The committee expressed its appreciation of the services rendered by the honorary auditors, Messrs J. Cullen and H. E. McGowan. The financial success of Band recitals has been facilitated considerably by the Press, to whom the committee extended thanks for publishing programmes and giving publicity to Band affairs generally.
It has been the desire of the committee to establish a suitable building in which the Band could practice, and the bandsmen could hold their own social functions. With this object in view the General Superintendent was approached about the middle of last year with a complete scheme, together with a suggestion that the material be supplied by the Commission and the labour provided by the bandsmen, but to date no definite reply has been received to this proposal.
The public of Yallourn were thanked for their continued practical and financial support which at all times has been given generously, and with an earnest desire to elevate the Band to a status worthy of the town.
BILL FLEMING AND THE EARLY YEARS
William James Fleming was born in Bulwell, a suburb of Nottingham, England in August 1906. He was the son of William James Fleming Sr, a coal miner, and Emma Fleming. Bill had a brother Ted, and sisters Elsie, Nell and Doris, all of whom except Elsie eventually migrated to Australia, settling in Yallourn and surrounds.
Bill left school in Bulwell at the age of 13 and began work at a colliery in the mines. He learnt to play the cornet at an early age and played with the Hucknall Excelsior Band, a champion band in the English Midlands, and began to develop what was to become a life-long passion for bands and music.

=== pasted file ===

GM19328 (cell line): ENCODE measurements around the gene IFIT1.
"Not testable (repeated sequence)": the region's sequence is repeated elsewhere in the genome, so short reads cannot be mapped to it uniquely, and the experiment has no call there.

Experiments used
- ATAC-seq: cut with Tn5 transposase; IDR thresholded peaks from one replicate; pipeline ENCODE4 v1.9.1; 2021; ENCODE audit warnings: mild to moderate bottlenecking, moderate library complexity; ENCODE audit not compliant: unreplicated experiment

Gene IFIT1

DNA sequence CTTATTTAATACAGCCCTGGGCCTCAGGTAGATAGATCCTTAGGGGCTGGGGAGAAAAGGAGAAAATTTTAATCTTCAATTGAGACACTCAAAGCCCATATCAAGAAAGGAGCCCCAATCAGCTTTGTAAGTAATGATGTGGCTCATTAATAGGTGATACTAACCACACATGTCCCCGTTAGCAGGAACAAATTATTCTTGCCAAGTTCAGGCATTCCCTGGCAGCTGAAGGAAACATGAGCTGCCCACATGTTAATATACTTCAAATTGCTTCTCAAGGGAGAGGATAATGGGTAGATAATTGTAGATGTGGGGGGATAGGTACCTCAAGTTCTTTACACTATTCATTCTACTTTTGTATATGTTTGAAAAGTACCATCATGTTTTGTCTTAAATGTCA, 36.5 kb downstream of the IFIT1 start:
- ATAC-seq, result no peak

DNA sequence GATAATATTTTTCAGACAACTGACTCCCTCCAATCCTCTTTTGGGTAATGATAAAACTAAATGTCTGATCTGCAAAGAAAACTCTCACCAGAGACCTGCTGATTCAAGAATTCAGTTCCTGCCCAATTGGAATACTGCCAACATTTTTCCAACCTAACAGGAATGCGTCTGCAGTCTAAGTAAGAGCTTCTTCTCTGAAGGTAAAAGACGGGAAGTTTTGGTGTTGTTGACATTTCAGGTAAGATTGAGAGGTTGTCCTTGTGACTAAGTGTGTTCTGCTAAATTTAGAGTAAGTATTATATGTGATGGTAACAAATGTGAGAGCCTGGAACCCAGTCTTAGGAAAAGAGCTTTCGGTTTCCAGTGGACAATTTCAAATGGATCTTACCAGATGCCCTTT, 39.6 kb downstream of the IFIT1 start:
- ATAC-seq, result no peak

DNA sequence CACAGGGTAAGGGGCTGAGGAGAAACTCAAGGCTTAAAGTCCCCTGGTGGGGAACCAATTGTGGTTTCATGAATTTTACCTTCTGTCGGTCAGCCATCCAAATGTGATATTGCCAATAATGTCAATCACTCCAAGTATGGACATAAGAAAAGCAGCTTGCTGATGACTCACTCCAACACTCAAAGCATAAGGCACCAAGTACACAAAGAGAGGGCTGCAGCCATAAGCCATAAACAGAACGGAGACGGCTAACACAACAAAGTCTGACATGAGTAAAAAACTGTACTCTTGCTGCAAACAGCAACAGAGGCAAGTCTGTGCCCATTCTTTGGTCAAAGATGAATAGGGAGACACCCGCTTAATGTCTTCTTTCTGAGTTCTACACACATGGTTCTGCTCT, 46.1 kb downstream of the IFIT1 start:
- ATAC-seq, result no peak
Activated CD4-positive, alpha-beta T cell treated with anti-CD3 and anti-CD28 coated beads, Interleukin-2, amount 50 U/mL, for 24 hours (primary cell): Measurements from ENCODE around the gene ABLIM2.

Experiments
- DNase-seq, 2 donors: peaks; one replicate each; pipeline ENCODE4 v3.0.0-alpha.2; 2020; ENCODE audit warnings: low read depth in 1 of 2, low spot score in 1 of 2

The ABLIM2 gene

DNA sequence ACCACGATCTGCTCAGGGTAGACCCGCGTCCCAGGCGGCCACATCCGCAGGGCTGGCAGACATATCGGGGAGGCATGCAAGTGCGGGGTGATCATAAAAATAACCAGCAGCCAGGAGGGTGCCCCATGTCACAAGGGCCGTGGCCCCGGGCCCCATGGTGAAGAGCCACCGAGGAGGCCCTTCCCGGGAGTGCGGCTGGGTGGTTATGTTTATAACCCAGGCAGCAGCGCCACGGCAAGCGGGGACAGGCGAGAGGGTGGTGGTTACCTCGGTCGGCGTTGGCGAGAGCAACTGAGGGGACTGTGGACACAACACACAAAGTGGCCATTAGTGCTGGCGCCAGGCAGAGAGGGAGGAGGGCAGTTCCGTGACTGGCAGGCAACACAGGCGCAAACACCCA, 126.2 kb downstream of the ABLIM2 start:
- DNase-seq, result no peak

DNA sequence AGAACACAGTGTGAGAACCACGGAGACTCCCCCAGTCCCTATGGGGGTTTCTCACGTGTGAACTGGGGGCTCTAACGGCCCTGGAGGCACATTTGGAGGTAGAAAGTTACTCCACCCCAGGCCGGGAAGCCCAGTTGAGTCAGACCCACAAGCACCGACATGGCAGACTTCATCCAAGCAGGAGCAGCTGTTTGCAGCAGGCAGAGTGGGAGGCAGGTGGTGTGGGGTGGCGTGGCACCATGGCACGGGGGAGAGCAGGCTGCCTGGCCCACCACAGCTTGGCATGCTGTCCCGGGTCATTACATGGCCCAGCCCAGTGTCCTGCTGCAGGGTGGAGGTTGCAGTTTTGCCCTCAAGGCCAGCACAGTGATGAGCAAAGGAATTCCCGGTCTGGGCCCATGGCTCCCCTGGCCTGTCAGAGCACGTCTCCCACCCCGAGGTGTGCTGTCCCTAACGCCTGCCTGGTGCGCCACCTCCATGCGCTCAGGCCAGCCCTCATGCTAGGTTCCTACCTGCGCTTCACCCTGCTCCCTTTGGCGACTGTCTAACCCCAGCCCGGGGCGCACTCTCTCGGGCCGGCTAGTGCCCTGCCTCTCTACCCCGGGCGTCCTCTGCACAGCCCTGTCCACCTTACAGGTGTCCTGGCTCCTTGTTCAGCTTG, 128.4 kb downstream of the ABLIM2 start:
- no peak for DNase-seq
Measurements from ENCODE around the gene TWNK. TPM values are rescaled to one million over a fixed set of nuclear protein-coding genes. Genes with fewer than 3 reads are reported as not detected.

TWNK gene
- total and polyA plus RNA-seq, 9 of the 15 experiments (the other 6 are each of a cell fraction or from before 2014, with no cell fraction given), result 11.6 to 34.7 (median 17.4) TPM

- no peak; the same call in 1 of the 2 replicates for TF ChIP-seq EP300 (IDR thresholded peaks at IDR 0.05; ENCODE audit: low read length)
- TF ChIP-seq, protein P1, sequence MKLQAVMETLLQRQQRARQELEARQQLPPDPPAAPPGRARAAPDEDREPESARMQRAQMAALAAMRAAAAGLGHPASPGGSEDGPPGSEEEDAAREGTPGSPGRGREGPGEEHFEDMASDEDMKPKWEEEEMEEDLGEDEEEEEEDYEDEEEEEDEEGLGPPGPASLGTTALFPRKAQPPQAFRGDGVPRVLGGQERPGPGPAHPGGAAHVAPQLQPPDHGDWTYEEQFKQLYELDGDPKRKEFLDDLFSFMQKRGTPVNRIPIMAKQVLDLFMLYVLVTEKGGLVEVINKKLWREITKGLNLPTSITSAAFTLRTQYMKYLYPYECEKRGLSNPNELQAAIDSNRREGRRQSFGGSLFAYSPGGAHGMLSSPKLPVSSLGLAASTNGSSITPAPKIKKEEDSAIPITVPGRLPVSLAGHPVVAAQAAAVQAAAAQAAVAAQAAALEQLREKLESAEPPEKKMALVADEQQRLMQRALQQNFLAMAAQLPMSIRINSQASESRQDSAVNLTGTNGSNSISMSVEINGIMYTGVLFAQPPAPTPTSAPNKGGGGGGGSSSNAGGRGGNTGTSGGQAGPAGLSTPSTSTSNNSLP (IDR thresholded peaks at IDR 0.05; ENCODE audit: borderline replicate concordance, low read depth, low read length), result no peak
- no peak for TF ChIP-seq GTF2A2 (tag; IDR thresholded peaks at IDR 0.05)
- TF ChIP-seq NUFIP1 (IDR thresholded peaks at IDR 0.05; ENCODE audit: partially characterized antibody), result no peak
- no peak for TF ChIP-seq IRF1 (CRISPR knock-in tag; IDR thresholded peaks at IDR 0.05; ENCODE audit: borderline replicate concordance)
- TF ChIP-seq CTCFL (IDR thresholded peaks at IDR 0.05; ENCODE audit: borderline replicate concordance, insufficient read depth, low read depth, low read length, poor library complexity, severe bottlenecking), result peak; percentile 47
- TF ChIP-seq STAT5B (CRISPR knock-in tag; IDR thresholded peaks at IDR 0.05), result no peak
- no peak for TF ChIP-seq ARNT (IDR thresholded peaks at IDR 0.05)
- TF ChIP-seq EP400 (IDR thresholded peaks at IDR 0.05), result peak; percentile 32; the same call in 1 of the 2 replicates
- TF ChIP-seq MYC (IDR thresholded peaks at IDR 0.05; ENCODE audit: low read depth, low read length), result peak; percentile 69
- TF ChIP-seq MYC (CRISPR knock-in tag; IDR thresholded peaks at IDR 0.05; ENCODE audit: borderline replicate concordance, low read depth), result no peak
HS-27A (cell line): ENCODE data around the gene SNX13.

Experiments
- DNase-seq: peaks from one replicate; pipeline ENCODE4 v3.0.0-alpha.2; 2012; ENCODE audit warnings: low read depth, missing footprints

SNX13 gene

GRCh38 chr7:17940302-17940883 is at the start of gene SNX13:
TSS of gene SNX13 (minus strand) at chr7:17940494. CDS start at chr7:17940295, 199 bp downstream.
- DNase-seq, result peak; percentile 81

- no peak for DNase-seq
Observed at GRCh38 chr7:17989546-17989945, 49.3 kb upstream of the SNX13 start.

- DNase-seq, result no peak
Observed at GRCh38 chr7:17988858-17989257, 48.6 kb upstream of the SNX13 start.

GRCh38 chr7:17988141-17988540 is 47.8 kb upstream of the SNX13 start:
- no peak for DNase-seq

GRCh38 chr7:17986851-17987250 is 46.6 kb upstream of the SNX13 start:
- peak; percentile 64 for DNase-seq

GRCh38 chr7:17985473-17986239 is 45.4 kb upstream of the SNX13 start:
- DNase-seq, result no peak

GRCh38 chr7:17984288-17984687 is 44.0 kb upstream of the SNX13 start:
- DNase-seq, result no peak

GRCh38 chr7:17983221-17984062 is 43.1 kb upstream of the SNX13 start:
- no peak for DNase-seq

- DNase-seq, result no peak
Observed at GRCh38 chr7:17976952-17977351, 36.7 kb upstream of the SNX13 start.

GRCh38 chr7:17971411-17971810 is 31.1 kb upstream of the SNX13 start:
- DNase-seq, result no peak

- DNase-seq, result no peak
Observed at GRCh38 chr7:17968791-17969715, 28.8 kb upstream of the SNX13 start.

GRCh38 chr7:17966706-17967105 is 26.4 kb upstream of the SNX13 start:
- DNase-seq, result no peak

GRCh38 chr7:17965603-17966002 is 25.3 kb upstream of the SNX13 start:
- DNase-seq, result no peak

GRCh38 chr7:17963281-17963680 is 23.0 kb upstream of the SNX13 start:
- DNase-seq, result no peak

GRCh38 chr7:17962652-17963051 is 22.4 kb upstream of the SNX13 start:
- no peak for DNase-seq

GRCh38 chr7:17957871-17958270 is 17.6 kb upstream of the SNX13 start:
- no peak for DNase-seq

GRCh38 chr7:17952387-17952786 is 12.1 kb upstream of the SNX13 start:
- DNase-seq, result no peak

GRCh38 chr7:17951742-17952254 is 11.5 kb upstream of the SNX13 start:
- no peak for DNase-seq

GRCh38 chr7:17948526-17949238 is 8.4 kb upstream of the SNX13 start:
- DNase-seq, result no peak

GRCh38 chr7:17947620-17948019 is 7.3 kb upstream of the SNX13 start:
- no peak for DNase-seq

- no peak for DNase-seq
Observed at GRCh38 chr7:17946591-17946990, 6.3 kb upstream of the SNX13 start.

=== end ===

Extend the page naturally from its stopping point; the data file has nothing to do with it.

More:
In 1928 Bill migrated to Australia to join his older brother Ted, and began work in the coal mines at Wonthaggi. They lived in Korumburra and within months he was appointed to the position of bandmaster of the Korumburra Brass Band. They were soon joined by the rest of the family, although sister Elsie married in 1921 and remained in England. In 1929 Bill successfully applied for the position of Assistant Bandmaster in the newly formed Yallourn Band, and moved to Yallourn. He settled into the South Camp, and began work as a labourer before becoming a greaser and fireman at the Yallourn Briquette Factory. Ted soon joined him in Yallourn and worked as a bricklayer with the SEC. Unlike Bill, Ted had no active interest in music but was a talented golfer, winning the Yallourn Golf Club championship in 1935, 1936 and 1937 before suffering a back injury and subsequently leaving Yallourn.